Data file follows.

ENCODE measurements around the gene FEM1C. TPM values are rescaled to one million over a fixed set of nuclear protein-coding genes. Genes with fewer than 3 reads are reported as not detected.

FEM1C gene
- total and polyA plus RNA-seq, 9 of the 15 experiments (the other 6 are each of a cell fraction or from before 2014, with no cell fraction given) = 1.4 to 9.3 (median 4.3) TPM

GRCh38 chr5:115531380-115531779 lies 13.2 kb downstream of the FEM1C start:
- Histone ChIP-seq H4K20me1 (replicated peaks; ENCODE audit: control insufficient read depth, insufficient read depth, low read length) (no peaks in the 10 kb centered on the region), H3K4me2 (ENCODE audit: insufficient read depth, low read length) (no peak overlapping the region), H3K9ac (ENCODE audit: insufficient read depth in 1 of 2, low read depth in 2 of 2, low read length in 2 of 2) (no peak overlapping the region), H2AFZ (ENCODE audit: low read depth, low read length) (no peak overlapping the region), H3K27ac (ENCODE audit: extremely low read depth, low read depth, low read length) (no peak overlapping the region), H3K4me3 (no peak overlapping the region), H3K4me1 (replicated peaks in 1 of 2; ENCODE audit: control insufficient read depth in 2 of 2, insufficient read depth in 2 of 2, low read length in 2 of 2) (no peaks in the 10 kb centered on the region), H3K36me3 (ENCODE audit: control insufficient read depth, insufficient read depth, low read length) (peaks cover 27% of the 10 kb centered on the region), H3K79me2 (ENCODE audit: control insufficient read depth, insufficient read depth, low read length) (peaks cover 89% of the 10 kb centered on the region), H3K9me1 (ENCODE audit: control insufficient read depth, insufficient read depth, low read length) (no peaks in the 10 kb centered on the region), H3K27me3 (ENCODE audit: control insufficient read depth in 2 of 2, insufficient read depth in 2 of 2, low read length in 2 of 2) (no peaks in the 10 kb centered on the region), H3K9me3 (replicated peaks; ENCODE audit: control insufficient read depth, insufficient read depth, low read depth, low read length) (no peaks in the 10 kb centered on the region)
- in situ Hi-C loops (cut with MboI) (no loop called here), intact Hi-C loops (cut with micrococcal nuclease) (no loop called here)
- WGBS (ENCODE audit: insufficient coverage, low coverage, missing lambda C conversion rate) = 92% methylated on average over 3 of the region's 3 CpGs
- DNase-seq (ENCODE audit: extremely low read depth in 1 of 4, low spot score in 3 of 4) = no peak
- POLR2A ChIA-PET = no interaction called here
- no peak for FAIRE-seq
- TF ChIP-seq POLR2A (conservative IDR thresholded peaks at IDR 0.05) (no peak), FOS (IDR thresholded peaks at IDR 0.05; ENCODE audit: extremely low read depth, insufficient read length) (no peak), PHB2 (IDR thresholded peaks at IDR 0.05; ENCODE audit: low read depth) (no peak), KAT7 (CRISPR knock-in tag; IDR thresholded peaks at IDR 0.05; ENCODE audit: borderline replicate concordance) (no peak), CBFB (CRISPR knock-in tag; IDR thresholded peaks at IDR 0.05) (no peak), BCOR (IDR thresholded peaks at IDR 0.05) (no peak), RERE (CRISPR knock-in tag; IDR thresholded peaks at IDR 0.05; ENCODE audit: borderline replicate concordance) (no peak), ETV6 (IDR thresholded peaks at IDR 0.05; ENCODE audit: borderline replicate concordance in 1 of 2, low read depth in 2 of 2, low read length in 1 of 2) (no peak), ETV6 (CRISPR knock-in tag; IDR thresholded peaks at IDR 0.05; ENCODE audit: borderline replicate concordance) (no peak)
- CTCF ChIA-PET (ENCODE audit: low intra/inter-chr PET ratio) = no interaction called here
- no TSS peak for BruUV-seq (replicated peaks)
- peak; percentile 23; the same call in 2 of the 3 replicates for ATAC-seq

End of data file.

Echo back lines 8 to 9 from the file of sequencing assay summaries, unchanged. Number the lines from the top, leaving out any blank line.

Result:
- DNase-seq (ENCODE audit: extremely low read depth in 1 of 4, low spot score in 3 of 4) = no peak
- POLR2A ChIA-PET = no interaction called here